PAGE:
After the success of the first Art by Post scheme, run in partnership with the Southbank Centre, we are delighted to announce round two, Art by Post: Poems for Our Planet.
Born during the pandemic, Art by Post was a way of getting free social prescribing activity booklets to those were most isolated during COVID-19. The project reached almost 4,500 people aged 18-103 across the UK, including through charities, arts organisations, care homes, hospitals, specialist dementia services, prison facilities and housing initiatives.
According to feedback from participants, 90% agreed Art by Post had given them something to look forward to, 86% felt inspired to be more creative, 75% agreed that it had improved their wellbeing, while 73% said it had helped them to feel more positive.
Art by Post: Poems for Our Planet is addressing the same need for creativity and connection. But this time artists - including author Shazea Quraishi, musician and performing artist Love Ssega and poet and naturalist Anna Selby - have come up with activities which also help people connect with the living world.
Our recent evidence summaries clearly show the benefits of both creativity and engaging with nature for physical and mental health. One recent review of 51 studies looking at the mental health benefits of nature recreation showed that 90% of articles reported at least one positive finding, including decreases in anxiety and depression. However, access to nature is not distributed equally.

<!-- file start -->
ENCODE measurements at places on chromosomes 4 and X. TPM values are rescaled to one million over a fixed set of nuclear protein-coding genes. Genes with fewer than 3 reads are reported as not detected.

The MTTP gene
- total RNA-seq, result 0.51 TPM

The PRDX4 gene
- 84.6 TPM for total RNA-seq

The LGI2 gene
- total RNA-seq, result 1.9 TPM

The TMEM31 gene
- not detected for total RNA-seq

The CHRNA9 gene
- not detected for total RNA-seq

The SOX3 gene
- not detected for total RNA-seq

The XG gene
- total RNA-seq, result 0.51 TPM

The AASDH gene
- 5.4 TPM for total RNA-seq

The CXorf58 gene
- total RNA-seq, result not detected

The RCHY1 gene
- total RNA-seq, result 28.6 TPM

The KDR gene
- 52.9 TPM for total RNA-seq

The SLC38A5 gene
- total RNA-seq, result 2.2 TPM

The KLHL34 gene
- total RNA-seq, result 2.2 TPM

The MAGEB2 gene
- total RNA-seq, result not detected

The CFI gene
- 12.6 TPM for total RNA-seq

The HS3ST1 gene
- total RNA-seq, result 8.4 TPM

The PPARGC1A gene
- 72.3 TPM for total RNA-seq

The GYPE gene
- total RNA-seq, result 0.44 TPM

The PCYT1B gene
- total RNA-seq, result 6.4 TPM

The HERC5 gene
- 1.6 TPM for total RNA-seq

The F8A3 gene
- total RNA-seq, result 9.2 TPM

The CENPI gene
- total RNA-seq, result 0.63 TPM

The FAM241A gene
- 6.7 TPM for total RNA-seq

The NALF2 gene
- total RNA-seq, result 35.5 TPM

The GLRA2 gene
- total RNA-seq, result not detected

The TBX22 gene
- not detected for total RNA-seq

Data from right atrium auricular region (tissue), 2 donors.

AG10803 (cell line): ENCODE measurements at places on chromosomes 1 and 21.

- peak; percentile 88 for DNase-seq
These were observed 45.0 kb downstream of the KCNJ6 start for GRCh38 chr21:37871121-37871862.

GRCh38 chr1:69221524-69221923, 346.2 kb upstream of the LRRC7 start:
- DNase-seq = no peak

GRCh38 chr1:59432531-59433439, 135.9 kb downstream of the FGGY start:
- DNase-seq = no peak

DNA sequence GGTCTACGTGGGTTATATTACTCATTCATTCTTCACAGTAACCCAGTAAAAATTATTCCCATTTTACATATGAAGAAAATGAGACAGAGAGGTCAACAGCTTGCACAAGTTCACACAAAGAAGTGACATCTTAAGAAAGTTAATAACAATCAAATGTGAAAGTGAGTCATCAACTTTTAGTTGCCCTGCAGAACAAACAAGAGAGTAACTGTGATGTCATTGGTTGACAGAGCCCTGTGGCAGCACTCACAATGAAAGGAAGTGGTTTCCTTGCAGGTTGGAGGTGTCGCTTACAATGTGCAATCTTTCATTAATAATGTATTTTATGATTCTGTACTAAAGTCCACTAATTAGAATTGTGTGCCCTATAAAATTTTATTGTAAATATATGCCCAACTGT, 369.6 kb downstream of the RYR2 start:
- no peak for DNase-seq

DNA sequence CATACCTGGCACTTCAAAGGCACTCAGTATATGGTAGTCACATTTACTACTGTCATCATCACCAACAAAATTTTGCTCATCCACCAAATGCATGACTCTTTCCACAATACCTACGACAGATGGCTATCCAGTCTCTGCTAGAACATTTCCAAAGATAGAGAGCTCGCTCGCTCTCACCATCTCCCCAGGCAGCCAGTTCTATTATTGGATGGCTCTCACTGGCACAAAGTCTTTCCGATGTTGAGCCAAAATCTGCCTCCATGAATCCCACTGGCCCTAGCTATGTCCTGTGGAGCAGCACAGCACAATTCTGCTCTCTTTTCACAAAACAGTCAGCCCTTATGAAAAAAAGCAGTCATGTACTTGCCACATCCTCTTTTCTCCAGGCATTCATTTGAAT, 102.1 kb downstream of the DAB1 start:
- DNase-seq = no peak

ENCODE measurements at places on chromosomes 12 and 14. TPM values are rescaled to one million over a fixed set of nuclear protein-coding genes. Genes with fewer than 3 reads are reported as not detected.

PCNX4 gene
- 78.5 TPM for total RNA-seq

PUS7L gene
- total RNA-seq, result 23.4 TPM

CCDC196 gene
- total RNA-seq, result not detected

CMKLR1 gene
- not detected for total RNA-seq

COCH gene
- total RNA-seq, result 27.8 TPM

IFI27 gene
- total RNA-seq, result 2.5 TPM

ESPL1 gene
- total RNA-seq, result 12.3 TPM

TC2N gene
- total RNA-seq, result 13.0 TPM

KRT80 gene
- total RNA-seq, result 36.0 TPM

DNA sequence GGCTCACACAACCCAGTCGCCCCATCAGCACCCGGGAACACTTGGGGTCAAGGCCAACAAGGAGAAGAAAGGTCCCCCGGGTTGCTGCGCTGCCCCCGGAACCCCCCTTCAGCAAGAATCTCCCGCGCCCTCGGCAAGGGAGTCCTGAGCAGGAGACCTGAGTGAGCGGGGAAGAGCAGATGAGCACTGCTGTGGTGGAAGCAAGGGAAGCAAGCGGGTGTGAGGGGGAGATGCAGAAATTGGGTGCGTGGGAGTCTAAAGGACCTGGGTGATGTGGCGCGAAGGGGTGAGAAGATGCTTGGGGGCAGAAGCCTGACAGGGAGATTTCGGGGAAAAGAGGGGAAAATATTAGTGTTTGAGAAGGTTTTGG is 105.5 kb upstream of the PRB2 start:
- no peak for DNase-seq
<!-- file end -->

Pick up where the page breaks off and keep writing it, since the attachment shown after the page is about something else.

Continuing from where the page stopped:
We hope that, with these booklets, we can bring the benefits of nature connection to those who might not ordinarily be able to access it.
Participants can refer themselves, be referred by a friend, family member or Social Prescribing Link Worker, or organisations can sign up to receive the booklets in bulk.
Referrers are also invited to a free monthly creative workshop to find out more about the project and to support their own wellbeing through creativity.
Some of the poetry created by participants will be included in an installation as part of the Southbank Centre’s wider summer season of work centering on the climate, with a focus on empathy and activism.